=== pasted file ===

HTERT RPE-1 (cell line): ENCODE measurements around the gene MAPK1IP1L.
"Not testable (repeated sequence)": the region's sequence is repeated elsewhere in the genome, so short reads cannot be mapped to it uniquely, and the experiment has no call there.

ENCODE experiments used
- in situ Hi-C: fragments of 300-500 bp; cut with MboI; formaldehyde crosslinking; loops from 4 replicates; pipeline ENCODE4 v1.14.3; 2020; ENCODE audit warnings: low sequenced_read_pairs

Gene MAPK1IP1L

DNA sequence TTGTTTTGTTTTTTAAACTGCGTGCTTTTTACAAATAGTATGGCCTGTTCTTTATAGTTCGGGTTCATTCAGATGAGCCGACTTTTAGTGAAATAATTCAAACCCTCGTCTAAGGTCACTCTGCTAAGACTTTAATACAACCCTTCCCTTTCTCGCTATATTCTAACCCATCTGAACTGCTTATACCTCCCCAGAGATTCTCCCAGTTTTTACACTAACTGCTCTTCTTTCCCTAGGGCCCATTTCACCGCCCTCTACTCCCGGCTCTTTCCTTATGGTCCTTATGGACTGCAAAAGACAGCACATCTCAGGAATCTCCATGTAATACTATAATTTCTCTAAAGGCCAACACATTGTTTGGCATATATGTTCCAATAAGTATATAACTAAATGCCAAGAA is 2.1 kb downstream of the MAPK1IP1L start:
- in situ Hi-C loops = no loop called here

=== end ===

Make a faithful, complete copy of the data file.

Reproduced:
HTERT RPE-1 (cell line): ENCODE measurements around the gene MAPK1IP1L.
"Not testable (repeated sequence)": the region's sequence is repeated elsewhere in the genome, so short reads cannot be mapped to it uniquely, and the experiment has no call there.

ENCODE experiments used
- in situ Hi-C: fragments of 300-500 bp; cut with MboI; formaldehyde crosslinking; loops from 4 replicates; pipeline ENCODE4 v1.14.3; 2020; ENCODE audit warnings: low sequenced_read_pairs

Gene MAPK1IP1L

DNA sequence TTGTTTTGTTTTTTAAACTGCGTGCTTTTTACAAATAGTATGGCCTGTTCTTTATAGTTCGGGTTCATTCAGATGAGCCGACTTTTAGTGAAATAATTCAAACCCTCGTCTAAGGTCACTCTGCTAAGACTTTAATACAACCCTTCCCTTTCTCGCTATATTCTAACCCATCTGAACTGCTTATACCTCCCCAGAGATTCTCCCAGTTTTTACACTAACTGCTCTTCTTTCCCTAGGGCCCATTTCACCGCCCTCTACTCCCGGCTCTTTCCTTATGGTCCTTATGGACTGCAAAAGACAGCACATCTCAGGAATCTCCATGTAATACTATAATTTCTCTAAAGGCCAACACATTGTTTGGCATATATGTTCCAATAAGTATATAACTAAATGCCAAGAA is 2.1 kb downstream of the MAPK1IP1L start:
- in situ Hi-C loops = no loop called here